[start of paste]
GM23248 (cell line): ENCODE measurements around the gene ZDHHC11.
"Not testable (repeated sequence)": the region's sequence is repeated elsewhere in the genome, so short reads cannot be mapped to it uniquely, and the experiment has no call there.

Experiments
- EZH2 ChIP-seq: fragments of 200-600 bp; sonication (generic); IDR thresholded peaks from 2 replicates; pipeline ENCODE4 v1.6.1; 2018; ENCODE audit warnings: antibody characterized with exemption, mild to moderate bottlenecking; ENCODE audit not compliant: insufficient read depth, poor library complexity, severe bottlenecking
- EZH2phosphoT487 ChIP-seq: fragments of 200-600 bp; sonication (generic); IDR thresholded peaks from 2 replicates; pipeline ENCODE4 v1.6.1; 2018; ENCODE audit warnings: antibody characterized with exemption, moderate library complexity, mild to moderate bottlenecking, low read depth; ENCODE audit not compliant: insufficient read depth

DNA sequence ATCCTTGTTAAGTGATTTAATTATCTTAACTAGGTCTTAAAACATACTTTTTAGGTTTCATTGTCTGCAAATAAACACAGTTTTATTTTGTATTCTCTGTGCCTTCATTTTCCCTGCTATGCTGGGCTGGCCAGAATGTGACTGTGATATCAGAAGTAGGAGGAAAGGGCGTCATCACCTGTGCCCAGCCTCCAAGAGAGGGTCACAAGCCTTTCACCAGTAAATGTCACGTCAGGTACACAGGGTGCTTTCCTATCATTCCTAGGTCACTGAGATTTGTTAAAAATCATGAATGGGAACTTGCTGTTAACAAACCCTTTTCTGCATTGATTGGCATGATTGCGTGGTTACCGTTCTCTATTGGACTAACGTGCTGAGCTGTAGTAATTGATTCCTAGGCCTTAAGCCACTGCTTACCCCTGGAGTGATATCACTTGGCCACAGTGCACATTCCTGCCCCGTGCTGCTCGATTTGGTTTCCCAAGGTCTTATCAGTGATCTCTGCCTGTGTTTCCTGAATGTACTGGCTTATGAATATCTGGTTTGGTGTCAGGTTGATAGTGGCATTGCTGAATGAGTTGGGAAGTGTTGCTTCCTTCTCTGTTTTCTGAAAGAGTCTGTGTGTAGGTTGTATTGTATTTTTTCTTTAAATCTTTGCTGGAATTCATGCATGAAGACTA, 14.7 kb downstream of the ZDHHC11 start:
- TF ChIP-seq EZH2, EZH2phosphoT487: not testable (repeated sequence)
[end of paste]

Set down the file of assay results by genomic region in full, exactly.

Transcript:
GM23248 (cell line): ENCODE measurements around the gene ZDHHC11.
"Not testable (repeated sequence)": the region's sequence is repeated elsewhere in the genome, so short reads cannot be mapped to it uniquely, and the experiment has no call there.

Experiments
- EZH2 ChIP-seq: fragments of 200-600 bp; sonication (generic); IDR thresholded peaks from 2 replicates; pipeline ENCODE4 v1.6.1; 2018; ENCODE audit warnings: antibody characterized with exemption, mild to moderate bottlenecking; ENCODE audit not compliant: insufficient read depth, poor library complexity, severe bottlenecking
- EZH2phosphoT487 ChIP-seq: fragments of 200-600 bp; sonication (generic); IDR thresholded peaks from 2 replicates; pipeline ENCODE4 v1.6.1; 2018; ENCODE audit warnings: antibody characterized with exemption, moderate library complexity, mild to moderate bottlenecking, low read depth; ENCODE audit not compliant: insufficient read depth

DNA sequence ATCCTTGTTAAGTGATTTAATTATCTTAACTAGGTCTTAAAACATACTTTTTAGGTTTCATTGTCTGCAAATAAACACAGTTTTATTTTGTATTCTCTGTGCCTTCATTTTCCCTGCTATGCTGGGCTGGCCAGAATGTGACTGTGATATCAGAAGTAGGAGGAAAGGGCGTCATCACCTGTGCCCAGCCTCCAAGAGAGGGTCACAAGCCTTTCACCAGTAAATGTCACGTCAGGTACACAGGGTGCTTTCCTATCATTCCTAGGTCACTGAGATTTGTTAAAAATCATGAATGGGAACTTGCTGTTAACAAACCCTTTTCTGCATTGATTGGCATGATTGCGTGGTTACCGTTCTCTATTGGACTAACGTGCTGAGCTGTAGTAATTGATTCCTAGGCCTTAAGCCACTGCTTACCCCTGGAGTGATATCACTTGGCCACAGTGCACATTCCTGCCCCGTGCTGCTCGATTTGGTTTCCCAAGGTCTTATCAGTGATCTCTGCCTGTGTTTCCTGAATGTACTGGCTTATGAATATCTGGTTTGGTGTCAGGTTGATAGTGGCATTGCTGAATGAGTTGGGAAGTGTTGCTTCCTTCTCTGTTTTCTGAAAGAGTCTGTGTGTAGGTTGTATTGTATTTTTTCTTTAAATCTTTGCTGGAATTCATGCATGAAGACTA, 14.7 kb downstream of the ZDHHC11 start:
- TF ChIP-seq EZH2, EZH2phosphoT487: not testable (repeated sequence)